There was plenty more entertainment going on every night, much of it musical. Jazz, country and western, pop, rock – whatever your genre, they probably had it somewhere at some point. One possible exception to that is Caribbean reggae. If you follow the online groups, you’ll see a lot of complaints about that. While I get that the ship is sailing in the Caribbean and it makes sense to have some of that music, it’s not a favorite of mine so I have no problem with this at all.

I see people saying there isn’t much to do on the ship and I just don’t get it. We were always busy almost every moment of the day, rushing from one thing to another, and not able to pack all that we wanted to do on board into the seven short days, even when we skipped getting off in Nassau. I guess it’s just a matter of what you like doing.

Party Time

One of the things that I enjoy is meeting other passengers, crew, and staff members at the various parties, and MSC throws a lot of parties. I already mentioned the deck party for YC guests on San Juan evening. In addition to that, there’s the Cruise Critic party on the first sea day, the captain’s welcome party for YC in the Top Sail lounge, the welcome back party for those who have cruised with MSC before, the Black party for those at the highest status level, and a party celebrating each of the theme nights (Gatsby/20s, County and Western, 70s, White Night, and Pirates).  The sail date-specific Facebook group that I started for our cruise also planned our own informal embarkation day party and MSC reserved a lounge for us. That’s a whole lotta partying goin’ on.

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Since my first Seaside cruise, I’ve been impressed with MSC’s party-hosting and this cruise lived up to all the expectations set by those other two.

I’ll talk more about the parties we went to and post pictures in the day-by-day reviews.

Officers, Staff, and Crew

Something that always changes over time, and can have a significant impact on the experience, is the people manning the ship. From the captain down to the galley workers, crew and staff rotate in and out of a ship, go home on leave, quit the business or go to another cruise line, retire, get promoted to different positions on different ships, etc.  I’m always disappointed to hear that one or more of the people I came to know and admire is no longer working on the ship, but more often than not, I end up loving those who have taken their places, too. And even if some staff and crew members aren’t as friendly as their predecessors or we just don’t “click,” there are always others who become dear friends by the end of the course.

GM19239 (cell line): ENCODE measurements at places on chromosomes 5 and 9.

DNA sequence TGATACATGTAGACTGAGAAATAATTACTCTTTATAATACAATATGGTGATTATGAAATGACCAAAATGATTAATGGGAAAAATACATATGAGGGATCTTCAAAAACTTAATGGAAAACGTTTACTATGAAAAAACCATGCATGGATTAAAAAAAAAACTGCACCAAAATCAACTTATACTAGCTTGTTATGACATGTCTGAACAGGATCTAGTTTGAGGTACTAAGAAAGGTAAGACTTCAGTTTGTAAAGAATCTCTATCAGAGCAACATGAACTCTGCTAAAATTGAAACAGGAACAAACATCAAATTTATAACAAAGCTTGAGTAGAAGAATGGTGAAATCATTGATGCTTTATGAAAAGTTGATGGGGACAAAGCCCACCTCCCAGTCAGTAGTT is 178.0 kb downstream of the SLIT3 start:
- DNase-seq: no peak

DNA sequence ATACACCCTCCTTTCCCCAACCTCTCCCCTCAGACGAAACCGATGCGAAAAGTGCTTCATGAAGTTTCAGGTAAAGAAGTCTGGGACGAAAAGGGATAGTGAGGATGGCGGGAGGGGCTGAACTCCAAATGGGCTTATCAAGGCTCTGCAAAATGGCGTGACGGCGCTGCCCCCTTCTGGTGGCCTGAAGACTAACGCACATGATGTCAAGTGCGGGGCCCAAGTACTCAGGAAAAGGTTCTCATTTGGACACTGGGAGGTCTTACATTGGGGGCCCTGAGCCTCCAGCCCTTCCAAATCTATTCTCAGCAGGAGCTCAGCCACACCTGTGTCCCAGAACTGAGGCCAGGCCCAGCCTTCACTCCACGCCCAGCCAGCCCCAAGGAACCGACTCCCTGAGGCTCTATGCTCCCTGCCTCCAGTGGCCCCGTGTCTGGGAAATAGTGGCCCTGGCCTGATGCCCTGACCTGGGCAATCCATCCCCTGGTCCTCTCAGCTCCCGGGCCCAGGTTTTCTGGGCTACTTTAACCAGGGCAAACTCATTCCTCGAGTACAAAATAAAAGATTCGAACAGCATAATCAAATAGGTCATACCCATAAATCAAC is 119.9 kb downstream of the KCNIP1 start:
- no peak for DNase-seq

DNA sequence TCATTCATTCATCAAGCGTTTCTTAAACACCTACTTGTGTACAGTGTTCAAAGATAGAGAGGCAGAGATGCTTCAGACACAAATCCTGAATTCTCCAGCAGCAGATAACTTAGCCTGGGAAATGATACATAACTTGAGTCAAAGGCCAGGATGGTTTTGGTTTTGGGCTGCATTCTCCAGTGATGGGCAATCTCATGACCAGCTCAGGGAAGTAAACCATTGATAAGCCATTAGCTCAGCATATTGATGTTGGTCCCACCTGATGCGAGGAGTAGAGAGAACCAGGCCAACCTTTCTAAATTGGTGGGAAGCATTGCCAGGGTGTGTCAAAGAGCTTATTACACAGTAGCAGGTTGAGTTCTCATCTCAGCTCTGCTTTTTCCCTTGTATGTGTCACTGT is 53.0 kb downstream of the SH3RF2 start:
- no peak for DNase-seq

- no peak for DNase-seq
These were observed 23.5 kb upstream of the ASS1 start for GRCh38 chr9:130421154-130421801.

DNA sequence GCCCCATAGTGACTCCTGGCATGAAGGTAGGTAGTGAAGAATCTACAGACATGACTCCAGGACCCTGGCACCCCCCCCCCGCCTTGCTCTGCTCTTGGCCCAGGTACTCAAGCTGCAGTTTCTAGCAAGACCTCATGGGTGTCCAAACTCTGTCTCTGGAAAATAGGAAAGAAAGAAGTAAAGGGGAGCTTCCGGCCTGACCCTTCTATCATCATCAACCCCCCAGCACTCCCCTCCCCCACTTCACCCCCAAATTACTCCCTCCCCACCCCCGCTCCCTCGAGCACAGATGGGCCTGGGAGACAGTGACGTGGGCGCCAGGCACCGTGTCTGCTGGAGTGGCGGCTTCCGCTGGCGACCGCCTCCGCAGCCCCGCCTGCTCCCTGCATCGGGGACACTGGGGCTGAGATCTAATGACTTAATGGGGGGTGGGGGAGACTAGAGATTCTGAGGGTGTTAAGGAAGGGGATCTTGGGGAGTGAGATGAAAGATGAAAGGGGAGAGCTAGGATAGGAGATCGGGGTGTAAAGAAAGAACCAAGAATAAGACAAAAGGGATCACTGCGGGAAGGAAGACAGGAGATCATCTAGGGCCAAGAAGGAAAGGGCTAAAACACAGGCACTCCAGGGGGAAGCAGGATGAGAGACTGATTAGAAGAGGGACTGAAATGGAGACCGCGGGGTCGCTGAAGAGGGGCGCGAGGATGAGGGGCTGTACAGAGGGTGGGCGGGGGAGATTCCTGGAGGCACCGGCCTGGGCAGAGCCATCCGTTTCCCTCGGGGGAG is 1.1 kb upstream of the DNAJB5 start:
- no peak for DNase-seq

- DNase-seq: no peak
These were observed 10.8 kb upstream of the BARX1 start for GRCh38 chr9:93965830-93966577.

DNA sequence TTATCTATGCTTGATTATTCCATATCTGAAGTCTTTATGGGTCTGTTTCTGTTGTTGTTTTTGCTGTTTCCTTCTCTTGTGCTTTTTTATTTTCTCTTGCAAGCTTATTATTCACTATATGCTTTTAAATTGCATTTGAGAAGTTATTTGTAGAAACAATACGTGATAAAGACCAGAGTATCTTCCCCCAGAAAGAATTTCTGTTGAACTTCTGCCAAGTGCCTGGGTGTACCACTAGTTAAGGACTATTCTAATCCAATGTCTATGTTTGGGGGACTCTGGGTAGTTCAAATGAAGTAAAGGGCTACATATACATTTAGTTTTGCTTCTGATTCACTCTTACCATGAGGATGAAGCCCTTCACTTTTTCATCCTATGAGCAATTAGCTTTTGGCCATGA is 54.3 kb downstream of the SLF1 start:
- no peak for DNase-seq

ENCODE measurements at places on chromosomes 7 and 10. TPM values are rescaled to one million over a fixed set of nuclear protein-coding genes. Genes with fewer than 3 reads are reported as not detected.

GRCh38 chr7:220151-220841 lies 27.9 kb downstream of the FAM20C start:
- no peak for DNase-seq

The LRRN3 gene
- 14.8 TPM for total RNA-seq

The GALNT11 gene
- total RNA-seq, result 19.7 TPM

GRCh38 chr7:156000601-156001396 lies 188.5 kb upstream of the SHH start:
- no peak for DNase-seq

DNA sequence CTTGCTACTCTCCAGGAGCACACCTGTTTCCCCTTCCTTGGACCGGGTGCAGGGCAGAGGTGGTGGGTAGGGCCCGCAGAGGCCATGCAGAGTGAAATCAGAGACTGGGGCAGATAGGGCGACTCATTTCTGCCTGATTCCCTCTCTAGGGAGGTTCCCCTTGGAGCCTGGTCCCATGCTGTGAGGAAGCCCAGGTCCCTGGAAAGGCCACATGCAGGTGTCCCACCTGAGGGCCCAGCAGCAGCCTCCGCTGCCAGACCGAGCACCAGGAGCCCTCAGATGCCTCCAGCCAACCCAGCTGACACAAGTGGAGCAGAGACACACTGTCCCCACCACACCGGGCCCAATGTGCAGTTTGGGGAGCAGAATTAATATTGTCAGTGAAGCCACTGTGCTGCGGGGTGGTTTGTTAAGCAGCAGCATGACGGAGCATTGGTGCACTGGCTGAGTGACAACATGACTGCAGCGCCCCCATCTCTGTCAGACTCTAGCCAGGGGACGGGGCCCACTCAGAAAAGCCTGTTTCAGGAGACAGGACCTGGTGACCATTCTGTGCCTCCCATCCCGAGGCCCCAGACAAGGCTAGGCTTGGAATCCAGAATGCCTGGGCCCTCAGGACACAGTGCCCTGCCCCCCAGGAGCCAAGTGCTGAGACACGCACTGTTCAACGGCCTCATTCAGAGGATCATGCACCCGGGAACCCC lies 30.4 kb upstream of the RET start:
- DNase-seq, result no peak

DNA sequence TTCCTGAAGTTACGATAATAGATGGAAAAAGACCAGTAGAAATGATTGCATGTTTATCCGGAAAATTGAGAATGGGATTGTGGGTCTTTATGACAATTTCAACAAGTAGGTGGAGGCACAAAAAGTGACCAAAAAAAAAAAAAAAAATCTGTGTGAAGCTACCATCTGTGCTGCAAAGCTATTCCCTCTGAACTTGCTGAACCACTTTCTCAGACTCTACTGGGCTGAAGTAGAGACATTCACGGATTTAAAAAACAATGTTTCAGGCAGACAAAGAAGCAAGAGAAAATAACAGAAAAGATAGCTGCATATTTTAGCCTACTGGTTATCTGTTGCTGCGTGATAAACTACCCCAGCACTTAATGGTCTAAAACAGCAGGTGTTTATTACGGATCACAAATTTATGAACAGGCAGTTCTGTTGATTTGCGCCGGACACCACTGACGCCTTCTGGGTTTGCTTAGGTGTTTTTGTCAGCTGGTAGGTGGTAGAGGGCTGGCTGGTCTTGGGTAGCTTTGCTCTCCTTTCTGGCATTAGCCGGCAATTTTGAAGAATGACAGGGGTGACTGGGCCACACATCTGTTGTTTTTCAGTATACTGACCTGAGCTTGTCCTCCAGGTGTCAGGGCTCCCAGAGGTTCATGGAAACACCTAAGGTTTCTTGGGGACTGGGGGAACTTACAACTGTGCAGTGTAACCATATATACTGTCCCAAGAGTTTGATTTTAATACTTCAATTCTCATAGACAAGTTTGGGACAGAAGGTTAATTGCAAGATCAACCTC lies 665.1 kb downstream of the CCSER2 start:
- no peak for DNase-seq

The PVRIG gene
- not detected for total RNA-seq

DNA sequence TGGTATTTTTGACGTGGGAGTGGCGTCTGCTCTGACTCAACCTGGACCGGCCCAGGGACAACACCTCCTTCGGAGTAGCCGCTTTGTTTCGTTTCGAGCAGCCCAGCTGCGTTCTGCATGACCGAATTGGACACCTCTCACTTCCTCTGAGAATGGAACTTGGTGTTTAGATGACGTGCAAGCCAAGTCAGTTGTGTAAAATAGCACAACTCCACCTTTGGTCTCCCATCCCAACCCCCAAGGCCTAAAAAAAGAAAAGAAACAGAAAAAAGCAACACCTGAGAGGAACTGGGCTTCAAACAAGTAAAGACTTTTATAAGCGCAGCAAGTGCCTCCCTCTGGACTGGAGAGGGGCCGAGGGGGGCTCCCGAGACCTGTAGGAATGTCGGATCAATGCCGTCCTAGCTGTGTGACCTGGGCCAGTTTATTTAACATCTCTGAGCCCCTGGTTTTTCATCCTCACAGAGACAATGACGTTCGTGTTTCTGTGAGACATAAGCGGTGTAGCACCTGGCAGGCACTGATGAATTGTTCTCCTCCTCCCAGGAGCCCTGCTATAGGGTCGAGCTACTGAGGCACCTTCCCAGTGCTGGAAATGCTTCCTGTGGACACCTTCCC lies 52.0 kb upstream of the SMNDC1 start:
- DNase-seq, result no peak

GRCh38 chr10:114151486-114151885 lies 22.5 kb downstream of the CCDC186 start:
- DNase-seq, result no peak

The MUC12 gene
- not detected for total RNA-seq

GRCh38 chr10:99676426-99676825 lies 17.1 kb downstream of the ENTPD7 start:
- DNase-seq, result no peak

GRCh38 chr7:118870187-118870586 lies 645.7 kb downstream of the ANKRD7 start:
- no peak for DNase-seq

I had cruised with Captain Francesco Di Palma before, and I was honored when he greeted me like an old friend this time. He and Captain Marco Massa (the master on my very first Seaside cruise) played a huge role in making me feel like part of the MSC family from the very beginning. I got a chance to talk with Captain Di Palma several times on this cruise and he was always gracious and personable and made me feel that he really cared about my opinions and feedback. After coming from Carnival, where most of the captains (with a couple of exceptions) stayed out of the public areas except for formal events where they were on stage and rarely mingled with the passengers, I was impressed with the charming Italian personalities of the men who command this MSC vessel.

I didn’t get to know as many of the other officers as on the two previous cruises. I met them at various parties and all were polite, but none stood out the way Hotel Director Ziggy and Yacht Club Director Ivan did on the first Seaside cruise. No big deal; they’re busy people with jobs to do that involve much more than gladhanding passengers – but I did miss Ziggy and Ivan a little.

Someone I didn’t miss from that first cruise was the cruise director. Not that he was a bad CD; he just wasn’t very memorable. In fact, I can’t even remember his name. I only saw him when he introduced the shows and I don’t recall him having anything to say at the Cruise Critic meetup or even being at the YC welcome party. By the second Seaside cruise, Gene Young had taken over as CD, and he was very much “there” and smiling and greeting and showing a very active interest in the passengers. I was sad to hear Gene was leaving shortly before this cruise, but Eric Brouman, whom I’d previously met when he was a CD with Carnival, did an absolutely great job. He was full of energy, funny on stage, and friendly and helpful in person-to-person interactions. He, too, made me feel like a VIP every time I encountered him.

 image image image Eric Brouman CD